The business started in a small way, in the flower beds carved out of the lawn of the cottage which Charlie Ryrie and her husband have turned into something that looks more like an upturned boat. Then she expanded into an area behind the garden, planted an enclosure of hedged hornbeam to provide extra shelter and put up a big, strong polytunnel. Her husband built a shed, which Charlie quickly took over as a packing house. Here, the freshly cut flowers are conditioned in tall galvanised buckets before being made up into bunches and packed in cardboard boxes with damp moss round the stems. The local post office sends the boxes out by special delivery.

Then she acquired the field, six acres of it. In keeping all this ground in a fit condition to grow her flowers, she reckons she's used 30 tons of mushroom compost as well as 50 tons of composted municipal waste. "The mulching is critical. It helps to keep down weeds. It feeds the soil. And provided we get it on at the right time, it keeps in moisture. I can't get water out to the field. Once those things are planted, they've got to survive on their own."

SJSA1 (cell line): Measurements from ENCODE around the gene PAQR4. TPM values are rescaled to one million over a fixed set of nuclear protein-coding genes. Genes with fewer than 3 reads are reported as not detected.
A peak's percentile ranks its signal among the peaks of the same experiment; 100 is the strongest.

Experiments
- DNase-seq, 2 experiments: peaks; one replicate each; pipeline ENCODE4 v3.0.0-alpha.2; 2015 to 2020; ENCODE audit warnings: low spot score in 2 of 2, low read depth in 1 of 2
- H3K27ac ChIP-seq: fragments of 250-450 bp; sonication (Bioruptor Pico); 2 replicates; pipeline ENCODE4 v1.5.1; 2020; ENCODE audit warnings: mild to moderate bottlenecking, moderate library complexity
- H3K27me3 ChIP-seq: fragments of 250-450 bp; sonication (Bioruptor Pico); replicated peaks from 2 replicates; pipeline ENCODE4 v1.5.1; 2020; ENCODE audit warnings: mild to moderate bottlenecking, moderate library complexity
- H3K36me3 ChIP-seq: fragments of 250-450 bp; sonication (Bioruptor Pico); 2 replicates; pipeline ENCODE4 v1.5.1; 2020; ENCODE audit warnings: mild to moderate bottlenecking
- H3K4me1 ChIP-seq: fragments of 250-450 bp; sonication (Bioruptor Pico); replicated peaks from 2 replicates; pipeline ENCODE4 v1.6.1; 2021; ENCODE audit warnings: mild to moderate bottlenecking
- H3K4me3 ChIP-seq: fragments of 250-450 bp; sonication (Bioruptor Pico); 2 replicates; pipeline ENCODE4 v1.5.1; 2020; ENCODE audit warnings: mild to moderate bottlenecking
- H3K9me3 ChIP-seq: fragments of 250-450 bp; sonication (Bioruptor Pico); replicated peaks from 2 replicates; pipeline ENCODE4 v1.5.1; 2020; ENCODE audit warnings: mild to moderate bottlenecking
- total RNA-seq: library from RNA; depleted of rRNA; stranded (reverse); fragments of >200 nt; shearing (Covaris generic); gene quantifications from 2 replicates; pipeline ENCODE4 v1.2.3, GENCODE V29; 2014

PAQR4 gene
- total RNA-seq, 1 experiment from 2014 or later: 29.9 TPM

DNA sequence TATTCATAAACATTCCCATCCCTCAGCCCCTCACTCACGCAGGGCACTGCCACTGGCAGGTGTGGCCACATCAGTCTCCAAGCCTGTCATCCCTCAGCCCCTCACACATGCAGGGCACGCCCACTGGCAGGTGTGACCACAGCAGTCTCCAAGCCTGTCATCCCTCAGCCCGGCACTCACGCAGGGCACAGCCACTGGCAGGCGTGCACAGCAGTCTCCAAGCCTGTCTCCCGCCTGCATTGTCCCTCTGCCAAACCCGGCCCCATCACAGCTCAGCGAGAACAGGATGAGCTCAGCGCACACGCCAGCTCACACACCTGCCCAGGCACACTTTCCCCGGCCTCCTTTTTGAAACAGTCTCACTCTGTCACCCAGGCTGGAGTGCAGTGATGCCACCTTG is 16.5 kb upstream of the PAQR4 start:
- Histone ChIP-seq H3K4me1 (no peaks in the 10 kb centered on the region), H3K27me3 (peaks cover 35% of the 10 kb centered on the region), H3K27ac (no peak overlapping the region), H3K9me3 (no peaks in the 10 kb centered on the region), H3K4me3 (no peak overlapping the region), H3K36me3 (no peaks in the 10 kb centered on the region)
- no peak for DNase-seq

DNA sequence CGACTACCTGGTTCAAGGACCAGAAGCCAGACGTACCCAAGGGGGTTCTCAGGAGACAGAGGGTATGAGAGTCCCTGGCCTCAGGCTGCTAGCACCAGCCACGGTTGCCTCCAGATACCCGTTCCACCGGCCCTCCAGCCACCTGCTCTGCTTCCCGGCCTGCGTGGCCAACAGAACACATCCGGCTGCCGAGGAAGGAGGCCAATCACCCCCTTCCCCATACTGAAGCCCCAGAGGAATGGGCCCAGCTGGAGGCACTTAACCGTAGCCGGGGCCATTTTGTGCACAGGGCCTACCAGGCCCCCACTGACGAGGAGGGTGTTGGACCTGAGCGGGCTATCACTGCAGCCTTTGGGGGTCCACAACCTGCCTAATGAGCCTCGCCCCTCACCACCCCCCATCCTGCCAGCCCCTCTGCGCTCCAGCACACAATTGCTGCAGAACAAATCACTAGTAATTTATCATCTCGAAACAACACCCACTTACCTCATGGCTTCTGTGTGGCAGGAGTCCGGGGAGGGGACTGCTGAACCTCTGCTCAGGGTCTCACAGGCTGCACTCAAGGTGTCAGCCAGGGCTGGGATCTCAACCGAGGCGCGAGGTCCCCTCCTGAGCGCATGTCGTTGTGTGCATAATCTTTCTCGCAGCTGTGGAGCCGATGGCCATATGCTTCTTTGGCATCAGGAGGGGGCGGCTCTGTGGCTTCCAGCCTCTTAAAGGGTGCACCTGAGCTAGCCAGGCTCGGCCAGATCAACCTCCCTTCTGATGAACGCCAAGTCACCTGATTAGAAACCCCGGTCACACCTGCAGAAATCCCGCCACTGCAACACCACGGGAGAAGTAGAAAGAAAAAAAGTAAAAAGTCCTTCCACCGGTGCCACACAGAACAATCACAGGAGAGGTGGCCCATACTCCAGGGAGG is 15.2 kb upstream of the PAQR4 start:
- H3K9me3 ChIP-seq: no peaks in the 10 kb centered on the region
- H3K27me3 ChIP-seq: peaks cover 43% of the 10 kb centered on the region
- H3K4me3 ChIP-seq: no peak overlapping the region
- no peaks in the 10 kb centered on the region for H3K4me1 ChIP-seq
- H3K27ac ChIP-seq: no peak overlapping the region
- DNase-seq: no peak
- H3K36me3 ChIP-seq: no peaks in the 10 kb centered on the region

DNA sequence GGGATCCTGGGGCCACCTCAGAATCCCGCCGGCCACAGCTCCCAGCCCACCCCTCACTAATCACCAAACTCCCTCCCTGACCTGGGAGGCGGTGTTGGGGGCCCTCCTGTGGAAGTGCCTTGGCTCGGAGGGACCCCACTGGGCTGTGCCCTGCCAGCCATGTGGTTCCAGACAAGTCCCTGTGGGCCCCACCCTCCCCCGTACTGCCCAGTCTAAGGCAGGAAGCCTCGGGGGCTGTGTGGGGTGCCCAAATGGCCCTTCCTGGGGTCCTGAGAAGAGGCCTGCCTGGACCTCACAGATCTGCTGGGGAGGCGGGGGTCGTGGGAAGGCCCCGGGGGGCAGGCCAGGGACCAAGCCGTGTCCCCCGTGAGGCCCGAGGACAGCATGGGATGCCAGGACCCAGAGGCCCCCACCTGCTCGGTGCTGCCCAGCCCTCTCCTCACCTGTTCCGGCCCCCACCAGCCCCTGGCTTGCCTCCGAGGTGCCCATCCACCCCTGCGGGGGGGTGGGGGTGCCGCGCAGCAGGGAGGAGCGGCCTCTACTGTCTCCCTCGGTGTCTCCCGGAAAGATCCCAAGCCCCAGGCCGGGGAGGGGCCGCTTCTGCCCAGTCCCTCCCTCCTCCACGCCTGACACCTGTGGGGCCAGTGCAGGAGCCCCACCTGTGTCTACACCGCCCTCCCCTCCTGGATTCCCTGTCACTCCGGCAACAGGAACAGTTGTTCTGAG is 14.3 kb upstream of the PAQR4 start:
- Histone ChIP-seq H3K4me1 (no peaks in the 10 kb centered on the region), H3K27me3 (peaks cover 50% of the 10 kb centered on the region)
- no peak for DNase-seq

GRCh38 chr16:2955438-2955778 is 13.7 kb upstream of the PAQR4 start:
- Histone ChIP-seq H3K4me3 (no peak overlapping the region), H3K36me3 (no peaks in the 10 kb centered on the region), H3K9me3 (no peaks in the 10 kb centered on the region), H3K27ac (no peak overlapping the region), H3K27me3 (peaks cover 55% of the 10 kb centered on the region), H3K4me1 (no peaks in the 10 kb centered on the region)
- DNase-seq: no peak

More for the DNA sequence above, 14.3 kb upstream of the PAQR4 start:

But how does she choose what to plant, I wondered? "People just get what I like," she replied. "The fun bit is in making up really interesting bunches." So she grows camassias and astrantias, alliums and delphiniums, alchemilla and cornflowers, dill and stocks, sweet peas and lime green tobacco plants. She sows masses and masses of ammi. Bishop's flower (Ammi majus) is good, but she reckons annual Ammi visnaga is even better. "The foliage is completely stunning, much lacier than the other kind and a lovely dark green. The heads start off a good green, too, and are wonderfully configured, intricate whorls and spirals of perfection." I was glad to hear this because I sowed it last month and have just been pricking out the seedlings into pots.

She's also been putting in things she can cut for foliage, recognising that her hedges can't go on providing all she needs. So she's set out plenty of asparagus crowns, for the fern as well as to eat.